On April 23rd, 1938, eight cars lined up on the grid for the start of the first and only grand prix race to be held in Ireland. They were primed for 33 laps of a circuit that began and ended on the Carrigrohane Straight on the outskirts of Cork. In between, they went around Victoria Cross up to Dennehy’s Cross and out Model Farm Road as far as the Poulavone Hairpin. There, they veered right by Hellhole Bend, under the shadow of Carrigrohane Castle and back into the home straight.
More than a decade before Formula One as we know it today was established, Alfa Romeo, Delahaye, Maserati and Bugatti had entered a race to be run to the International Formula, then the highest grade in the sport. First prize was (pounds)1000. Pole postion was taken by Rene Dreyfus, a Frenchman in a Delahaye with a Monaco Grand Prix win on his CV. Alongside him in the front row were 23 year old Prince Bira – a member of the royal family of Siam – in the Maserati, and another Delahaye driver Franco Comotti.
The notion that Cork could host a Grand Prix had been born just three years earlier. Although a motorcycle race was held on the Carrigrohane Straight in 1929, it was following the success of a motor race in Limerick that a group of enthusiasts in Cork – among them Lord Mayor Sean French – came together in 1935 with the aim of putting together a similar event. They realised the city had one remarkable natural asset that lent itself to just such a contest. With the two and a half miles of the Carrigrohane Straight as the centre-piece there was an impressive, pre-existing road circuit of six miles within walking distance of the city centre.
The inaugural Cork Car Race of 1936 went so well that the County Council decided to widen the Carrigrohane Straight by nine feet. Once they’d further enhanced that stretch of the circuit, the Royal Irish Automobile Club (RIAC) were able to appeal to the international governing body of the sport to grant the event an elevated status for its next running. Despite inclement weather conditions, the 1937 Cork International Motor Race went off without a hitch too. The foundations for a proper Grand Prix had been laid.
“In January, 1938, it was announced that the Irish Motor Racing Club, in co-operation with the Cork and District Motor Club, would promote the Cork International Car Races meeting on Saturday, April 23rd,” wrote Wilford J. Fitzsimmon in an evocative pamphlet about that brief, golden era. “It was further announced that thanks to the generous sponsorship of Joseph McGrath of the Irish Hospitals’ Trust, who would present the entire prize fund together with a substantial contribution towards the organisation (the balance being locally subscribed in Cork), the 1938 event would take on an increased significance.”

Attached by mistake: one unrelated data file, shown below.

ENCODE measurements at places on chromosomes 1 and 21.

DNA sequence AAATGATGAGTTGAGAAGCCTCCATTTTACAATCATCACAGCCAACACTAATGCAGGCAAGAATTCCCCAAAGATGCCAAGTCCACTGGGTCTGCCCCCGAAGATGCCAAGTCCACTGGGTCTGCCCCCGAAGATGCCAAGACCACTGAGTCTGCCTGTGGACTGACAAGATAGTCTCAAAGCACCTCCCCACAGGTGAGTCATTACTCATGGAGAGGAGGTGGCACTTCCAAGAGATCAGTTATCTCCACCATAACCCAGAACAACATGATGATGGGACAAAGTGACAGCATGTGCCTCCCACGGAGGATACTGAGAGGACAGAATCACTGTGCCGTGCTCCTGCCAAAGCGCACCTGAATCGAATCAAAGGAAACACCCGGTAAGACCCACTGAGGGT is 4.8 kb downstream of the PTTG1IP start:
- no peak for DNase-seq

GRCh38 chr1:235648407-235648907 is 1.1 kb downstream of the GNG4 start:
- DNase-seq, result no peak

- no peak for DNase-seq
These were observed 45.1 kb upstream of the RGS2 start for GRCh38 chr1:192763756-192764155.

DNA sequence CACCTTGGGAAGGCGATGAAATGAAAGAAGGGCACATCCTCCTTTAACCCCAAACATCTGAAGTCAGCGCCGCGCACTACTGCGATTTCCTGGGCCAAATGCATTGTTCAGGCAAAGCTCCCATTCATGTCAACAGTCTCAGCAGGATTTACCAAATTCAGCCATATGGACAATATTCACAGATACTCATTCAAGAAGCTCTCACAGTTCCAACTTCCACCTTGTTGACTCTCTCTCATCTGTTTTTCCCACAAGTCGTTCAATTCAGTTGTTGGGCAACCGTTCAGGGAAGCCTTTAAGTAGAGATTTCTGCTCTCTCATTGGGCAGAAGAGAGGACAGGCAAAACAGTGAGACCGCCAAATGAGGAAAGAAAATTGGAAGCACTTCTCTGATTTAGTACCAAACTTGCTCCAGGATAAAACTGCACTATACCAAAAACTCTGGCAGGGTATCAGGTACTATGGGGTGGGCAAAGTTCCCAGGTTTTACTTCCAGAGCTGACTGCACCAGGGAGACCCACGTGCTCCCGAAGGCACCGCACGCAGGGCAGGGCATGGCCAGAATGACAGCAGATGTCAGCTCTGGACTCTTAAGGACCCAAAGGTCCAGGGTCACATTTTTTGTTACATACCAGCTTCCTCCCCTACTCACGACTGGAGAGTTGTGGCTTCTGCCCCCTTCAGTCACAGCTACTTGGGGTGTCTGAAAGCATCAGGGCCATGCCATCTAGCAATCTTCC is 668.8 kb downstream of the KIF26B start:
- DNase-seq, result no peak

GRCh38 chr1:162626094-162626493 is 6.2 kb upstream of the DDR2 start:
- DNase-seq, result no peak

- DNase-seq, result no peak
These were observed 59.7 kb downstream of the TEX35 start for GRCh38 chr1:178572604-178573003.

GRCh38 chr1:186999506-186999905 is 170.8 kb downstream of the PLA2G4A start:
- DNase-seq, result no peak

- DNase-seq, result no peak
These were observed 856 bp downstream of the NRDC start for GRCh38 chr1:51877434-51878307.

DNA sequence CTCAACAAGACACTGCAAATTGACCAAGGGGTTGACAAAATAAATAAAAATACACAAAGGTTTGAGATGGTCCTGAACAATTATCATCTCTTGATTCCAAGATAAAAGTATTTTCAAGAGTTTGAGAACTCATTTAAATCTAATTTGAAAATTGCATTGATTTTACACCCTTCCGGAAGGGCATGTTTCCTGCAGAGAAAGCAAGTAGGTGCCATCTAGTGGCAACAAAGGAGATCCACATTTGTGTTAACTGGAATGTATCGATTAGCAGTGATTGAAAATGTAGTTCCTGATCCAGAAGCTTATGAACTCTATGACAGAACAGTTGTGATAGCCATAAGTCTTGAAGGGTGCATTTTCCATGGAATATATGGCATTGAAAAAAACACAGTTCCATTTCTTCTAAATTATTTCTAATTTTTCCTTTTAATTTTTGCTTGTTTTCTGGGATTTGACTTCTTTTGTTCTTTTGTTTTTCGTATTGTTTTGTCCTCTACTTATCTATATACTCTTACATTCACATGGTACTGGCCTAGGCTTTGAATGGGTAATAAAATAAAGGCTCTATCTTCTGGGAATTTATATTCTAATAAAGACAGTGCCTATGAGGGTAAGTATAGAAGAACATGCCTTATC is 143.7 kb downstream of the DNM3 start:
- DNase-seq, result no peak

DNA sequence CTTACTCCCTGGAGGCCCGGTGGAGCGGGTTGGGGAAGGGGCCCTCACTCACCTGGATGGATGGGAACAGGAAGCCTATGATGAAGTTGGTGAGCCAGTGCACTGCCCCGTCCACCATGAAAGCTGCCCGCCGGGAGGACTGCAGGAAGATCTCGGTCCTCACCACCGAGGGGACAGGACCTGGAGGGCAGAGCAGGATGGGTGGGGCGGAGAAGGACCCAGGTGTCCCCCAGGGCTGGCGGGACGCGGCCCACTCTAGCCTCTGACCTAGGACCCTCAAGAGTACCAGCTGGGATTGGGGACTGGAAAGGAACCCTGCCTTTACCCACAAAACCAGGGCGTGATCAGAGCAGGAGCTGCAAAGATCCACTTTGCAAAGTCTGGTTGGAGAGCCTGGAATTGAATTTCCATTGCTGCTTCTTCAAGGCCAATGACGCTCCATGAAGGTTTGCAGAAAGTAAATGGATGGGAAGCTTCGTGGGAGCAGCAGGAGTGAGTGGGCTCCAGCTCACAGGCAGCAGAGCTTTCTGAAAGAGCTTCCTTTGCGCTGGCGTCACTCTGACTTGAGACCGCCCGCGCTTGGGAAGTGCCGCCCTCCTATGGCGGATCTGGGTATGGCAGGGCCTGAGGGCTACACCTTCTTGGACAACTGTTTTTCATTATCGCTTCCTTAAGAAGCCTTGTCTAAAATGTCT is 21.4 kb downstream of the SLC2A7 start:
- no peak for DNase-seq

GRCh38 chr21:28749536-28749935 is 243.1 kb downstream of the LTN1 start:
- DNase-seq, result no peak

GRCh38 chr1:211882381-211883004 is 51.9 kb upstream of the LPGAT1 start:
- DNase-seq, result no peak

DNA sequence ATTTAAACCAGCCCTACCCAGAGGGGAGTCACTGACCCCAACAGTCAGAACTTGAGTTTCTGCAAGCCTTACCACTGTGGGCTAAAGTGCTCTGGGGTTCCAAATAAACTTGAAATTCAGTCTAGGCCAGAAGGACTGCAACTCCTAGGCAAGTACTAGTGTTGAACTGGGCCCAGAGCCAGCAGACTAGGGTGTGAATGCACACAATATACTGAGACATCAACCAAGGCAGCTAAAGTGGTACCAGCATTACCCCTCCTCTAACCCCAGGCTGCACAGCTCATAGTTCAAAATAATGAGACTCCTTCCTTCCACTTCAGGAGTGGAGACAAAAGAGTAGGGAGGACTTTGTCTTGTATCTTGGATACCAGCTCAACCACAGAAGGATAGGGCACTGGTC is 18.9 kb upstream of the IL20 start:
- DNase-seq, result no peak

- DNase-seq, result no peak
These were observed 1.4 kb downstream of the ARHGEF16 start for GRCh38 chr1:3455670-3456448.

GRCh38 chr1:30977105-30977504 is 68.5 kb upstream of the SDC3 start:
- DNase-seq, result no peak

Once the time came for the cars to arrive, Fords cleared an entire bay at their plant on the Marina to give the teams and their mechanics a proper facility in which they could work on their cars. Despite the late arrival of the Bugatti car and a troublesome Friday practice that required mechanics to pull an all-nighter to get her ready, great things were still expected from France’s Jean-Pierre Wimille on the back of the grid.
Wimille never figured. The race belonged to Dreyfus. Although he had to give best at the start to the audacious driving of Prince Bira, the Frenchman needed only one lap to regain the lead. When winning the Grand Prix de Pau two weeks earlier, he’d finished over two minutes clear of the nearest challenger and although Bira gave bold chase in his old Maserati and fully deserved second place, Dreyfus was a comfortable winner in the end.
The extant photographs convey the wonder of the day. One shows Dreyfus, goggles strapped to his head, straining to guide his Number 14 car around a hairpin from the Carrigrohane Straight into Victoria Cross. In another, it looks like his front wheels are buckling as he negotiates Inchigaggin Bridge. At the finish, there are flecks of oil from a cracked gearbox all over his jumpsuit.
“Dreyfus and the Delahaye won Ireland’s first formula Grand Prix with great ease, and in the most convincing manner, at the new record speed of 92.95 mph, making a new lap record of 95.71 mph in the process,” wrote Athol Harrison in The Irish Motor Sport News. “It seems probable that he could have gone even faster if he had been pressed. Dreyfus is one of France’s best drivers and a good fellow too. Laury Schell, who entered the cars, and is of Irish descent, has a charming personality and altogether the victory was a popular one.”
There would be no reprise of the event. Joe McGrath withdrew his crucial funding and the local racing fraternity was always going to struggle to find financial backing on the scale required. In any case, within 18 months, the world was at war and Dreyfus enlisted in the French Army. Dispatched on a goodwill mission to drive at the Indianapolis 500 in America, he was stranded there when Paris was over-run, and gained fame later in life as the owner of Le Chanteclair, a restaurant in New York.